Tom Hall, Senior Agronomist, Rooster Strategic Solutions
Rooster is following issues that threaten production agriculture, ranking them from 1 (Low Danger) to 5 (Extreme Danger). We are watching closely the issues that many activists, lobbyists, and trade associations hope will be addressed by executive or legislative action by the new Administration and Congress. We are also watching for any last-minute actions the Trump Administration might take before leaving office. As the new administration settles in we will revise the rankings early in the new year.
The imminent threats we’re following:
- Ethanol Outlook: Level 4 – High Danger
- Animal Ag and Nutrient Management: Level 3 – Considerable Danger
- Crop Protection Products: Level 2 – Moderate Danger
- Senate and House Ag Committee Bipartisanship Level 3 – Considerable Danger
- Weed and Insect Resistance: Level 5 – Extreme Danger
We start this overview with something that didn’t happen: The Environmental Protection Agency (EPA) missed the November 30 deadline to set the 2021 Renewable Volume Obligation (RVO). Agricultural advocates hoped that the Trump administration would set a favorable RVO before leaving office, but there’s been no inclination to do this. The RVO set by the Biden Administration will send a strong signal to corn farmers as to their approach on this critical issue.
Large livestock farms are the subject of many proposed initiatives. These could be discretionary agency action, executive order, or new legislation. The new USEPA administrator will have a large say in which direction the agency takes regulating Concentrated Animal Feeding Operations (CAFOs). One action that we see as both plausible and highly disrupting is the suspension on granting new CAFO permits. Another scenario – which we don’t believe to be very likely – is to use the pause to develop a CAFO transition plan to smaller animal numbers.
CAFOs to date are not included in programs that regulate air pollutants. The new Biden Administration is being asked to initiate rulemaking to list all CAFO air pollutants as regulated air pollutants. Another ask is to revoke the exemption of CAFOs from mandatory reporting of their hazardous waste pollution that could be done with administrative action. Regulating air pollutants would have a much higher administrative hurdle to cross than revoking the reporting exemption.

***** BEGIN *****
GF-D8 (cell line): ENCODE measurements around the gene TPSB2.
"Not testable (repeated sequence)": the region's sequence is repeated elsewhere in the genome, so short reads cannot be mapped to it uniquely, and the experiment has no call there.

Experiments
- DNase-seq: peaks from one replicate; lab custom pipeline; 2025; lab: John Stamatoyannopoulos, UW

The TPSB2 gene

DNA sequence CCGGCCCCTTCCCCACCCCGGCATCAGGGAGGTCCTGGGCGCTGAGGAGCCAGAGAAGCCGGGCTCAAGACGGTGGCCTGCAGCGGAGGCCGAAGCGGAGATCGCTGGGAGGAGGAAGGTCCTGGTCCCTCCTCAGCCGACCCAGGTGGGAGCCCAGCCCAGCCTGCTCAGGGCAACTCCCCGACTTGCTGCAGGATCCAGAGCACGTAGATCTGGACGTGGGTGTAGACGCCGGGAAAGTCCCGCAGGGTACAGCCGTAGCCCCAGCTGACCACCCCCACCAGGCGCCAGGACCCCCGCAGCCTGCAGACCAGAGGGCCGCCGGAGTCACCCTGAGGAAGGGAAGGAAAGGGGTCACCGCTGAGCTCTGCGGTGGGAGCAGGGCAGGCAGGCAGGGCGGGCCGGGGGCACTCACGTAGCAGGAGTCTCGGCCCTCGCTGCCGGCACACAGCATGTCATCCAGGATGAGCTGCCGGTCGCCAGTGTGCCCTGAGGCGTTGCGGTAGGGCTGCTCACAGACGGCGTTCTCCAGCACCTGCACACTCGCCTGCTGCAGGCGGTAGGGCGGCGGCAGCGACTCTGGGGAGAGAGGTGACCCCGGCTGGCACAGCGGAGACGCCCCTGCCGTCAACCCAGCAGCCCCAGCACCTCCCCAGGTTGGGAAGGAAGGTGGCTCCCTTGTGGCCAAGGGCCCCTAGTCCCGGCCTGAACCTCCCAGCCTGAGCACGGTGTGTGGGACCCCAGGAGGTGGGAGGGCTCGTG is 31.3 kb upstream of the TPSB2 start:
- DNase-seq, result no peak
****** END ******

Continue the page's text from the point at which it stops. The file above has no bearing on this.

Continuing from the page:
The activist’s holy grail is to overturn the definition of Water of the United States (WOTUS). This rule defines which water bodies are subject to regulation of the Clean Water Act. The Trump revision was finalized after a four-year tug of war between industry, environmental activists, and farmers. To change this rule takes either an act of Congress or reopening the rulemaking progress. There is no easy victory here. No matter what the new administration decides to do, it will likely be challenged in court, as well as in the court of public opinion.
High on activists’ wish lists is a desire to overturn the recent re-registration of glyphosate. Their best avenue of attack is using the Endangered Species Act. The registration of glyphosate was completed conditionally on a favorable biological evaluation (BE) on its impact on threatened or endangered species. The draft report is now out and open for comment and it found many species could be threatened particularly by non-ag uses. The use of glyphosate will be determined by the new EPA administrator and Secretary of Interior who oversees the Fish and Wildlife Service.
The recent amended registrations of the herbicides Xtend and Engenia are likely to be challenged in the new administration. The new EPA Administrator will be urged to revoke the labels on grounds of court decisions that found the labels did not meet EPA’s own administrative guidelines.
U.S. Representative Colin Peterson from Minnesota was serving as the chairman of the House Committee on Agriculture until he lost his seat in last month’s elections. This opens the door for significant change on the House Ag committee. We believe the selection of Representative David Scott from Georgia to replace Peterson is a great sign for farmers. Rep. Scott will likely have more sympathy for non-program crops like peanuts and cotton. There is still clamor from activists for the Ag committee to move resources from farm programs to nutrition. The narrowing of the House Democrat majority will likely protect the current balance between farm and nutrition program funding.
As conditions change, we’ll do our best to alert you on these issues and tell you if they’re moving up or down the “danger list.” For now, we recommend:
- Joining an organization like Farm Bureau or other Ag livestock for commodity organizations will help you see what is coming and how they can plan accordingly.
- Lend your voice to shape legislation, both in writing and by attending public hearings.
- Take action to stay in front the situation. For example, every livestock farm should implement a nutrient management plant with the guidance of local soil and water associations or the NRCS.